What is gaslighting?
The term originates back to a British play in 1938 by the dramatist Patrick Hamilton, entitled Gas Light. In this film, the husband toys with the gas-powered lights so that they flicker but convinces his wife that she’s imagining things.
The definition of gaslighting is “psychological manipulation that causes the victim to question or doubt their sanity, judgment and memories”. Gaslighting at its core is a total emotional abuse, and is mainly for self-preservation, avoidance of accountability and maintenance of power and control.
Why do people gaslight?
As much as it hurts me to say this, gaslighter oftentimes would feel better about themselves when controlling someone else. They like to have the upper-hand in the relationship. Psychologists usually also categorize gaslighter as narcissists; a person who has an excessive admiration of themselves. The act of gaslighting is NOT justified, however, some people do not even realize that they are gaslighting others as it has become a second nature to them. Isn’t that such a sad fact to learn?
Signs of gaslighting
Gaslighting is known to have a devastating and long-term effect on emotional, psychological and physical well-being. What are some of the tell-tale signs that you might be gaslit by your partner?
- You catch yourself doubting and questioning your perception of reality
This happens because your partner is not acknowledging what you think is real, instead, they will dismiss it as “You’re imagining things.”
- The thought of voicing out makes you feel guilty
Sharing your feelings in a relationship started to feel like an utterly difficult thing to do. In the end, you feel voiceless in the relationship.
- Your feelings are not validated
“You’re too sensitive,” is often what they would be saying to you, or any other things in that umbrella. Relationship is a connection filled with emotions and feelings toward each other, so what good there is if they are not validated?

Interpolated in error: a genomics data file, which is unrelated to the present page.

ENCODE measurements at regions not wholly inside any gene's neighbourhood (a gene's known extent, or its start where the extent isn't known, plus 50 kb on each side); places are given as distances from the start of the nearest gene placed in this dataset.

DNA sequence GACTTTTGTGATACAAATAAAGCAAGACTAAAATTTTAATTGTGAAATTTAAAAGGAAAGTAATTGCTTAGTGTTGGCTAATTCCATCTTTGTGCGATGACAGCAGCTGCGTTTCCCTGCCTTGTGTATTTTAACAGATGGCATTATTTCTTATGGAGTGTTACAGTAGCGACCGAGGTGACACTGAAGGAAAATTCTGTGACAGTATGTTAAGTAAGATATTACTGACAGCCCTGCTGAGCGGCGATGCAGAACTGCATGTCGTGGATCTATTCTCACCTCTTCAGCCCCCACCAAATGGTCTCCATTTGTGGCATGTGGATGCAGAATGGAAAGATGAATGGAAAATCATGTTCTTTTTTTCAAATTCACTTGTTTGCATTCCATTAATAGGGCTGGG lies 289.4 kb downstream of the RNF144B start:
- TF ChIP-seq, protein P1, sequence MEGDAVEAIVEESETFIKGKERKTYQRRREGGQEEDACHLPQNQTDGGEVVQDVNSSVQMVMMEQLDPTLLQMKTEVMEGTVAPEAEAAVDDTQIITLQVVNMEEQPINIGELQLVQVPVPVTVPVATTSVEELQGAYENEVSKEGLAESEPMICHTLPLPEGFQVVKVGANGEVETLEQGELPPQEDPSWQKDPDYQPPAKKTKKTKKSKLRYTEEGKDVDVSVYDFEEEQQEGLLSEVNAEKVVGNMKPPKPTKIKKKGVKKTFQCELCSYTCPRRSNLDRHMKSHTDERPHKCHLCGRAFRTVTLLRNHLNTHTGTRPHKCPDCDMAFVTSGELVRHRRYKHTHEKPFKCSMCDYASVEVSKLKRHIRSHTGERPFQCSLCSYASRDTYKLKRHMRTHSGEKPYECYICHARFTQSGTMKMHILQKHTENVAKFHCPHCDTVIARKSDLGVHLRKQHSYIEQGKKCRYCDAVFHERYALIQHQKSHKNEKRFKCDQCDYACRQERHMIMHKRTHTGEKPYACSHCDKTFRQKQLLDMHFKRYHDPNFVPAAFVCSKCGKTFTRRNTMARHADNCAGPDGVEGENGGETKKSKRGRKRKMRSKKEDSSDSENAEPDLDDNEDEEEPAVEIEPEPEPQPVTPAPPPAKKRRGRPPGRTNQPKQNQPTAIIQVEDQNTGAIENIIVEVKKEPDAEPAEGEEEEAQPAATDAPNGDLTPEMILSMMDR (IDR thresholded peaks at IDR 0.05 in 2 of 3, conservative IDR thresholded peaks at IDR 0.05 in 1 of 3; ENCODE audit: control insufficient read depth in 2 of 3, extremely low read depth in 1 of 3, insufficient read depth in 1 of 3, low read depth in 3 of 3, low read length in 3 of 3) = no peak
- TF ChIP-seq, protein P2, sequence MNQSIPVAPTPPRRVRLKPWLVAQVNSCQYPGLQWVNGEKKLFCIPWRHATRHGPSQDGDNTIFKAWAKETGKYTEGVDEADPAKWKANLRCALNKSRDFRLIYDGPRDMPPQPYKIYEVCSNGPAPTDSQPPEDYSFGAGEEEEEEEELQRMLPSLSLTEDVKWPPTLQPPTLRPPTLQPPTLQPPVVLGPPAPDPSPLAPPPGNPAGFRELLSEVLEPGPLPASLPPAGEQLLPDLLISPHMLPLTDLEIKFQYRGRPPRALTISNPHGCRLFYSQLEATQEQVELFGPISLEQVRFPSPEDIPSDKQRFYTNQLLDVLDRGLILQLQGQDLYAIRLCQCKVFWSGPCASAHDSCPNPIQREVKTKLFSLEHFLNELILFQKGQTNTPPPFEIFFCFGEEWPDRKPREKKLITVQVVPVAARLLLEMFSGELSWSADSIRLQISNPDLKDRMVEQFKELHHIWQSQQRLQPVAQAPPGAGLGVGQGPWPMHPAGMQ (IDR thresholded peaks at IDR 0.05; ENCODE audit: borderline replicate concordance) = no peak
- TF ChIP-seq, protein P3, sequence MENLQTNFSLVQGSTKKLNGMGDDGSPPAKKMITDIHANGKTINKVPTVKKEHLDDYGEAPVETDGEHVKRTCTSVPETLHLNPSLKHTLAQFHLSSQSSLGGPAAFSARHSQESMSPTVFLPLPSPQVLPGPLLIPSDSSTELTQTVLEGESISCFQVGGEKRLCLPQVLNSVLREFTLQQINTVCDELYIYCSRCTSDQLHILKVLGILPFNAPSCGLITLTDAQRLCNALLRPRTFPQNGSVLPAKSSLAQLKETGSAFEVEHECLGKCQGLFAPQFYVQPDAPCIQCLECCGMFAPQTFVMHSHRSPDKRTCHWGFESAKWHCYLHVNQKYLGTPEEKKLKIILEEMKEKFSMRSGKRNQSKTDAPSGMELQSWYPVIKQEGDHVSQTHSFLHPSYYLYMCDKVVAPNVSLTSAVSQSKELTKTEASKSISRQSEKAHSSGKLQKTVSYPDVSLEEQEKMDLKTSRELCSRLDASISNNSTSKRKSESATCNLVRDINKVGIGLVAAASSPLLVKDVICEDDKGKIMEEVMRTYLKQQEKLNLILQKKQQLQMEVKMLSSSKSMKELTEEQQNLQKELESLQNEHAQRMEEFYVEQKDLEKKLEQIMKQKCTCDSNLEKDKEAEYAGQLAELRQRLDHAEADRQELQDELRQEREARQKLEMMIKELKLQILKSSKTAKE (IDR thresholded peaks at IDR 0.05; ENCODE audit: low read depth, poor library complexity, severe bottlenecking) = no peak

- Your partner makes you feel insecure or stupid
Everyday, you live your life with your partner forcing you to believe that everything you said is not real, you end up feeling so stupid, since they would alter and twist the reality of even your evidence. (Hey, you’re not stupid, alright?)
What should you do?
- Seek out for a confidant
Turn to someone else out of the relationship for validation, especially regarding your feelings. Find someone rational that will help you understand the situation you are under better.
- Focus on self-love
In times when you’re experiencing this, the last thing that you should do is being hard on yourself. Engage in self-love activities, as well as activities that you have always loved doing, be it drawing, baking, or learning to play guitar.
- Trust your intuition
When the closest person to you that is your partner is not trusting you, you should be the person that believes in you best. Listen to what your gut and your intuition is telling you, never underestimate their power.
Gaslighting can happen to anyone in any kind of relationship. Be it a romantic, familial, or platonic one. Remember to take care of yourself and know when to step up and step out!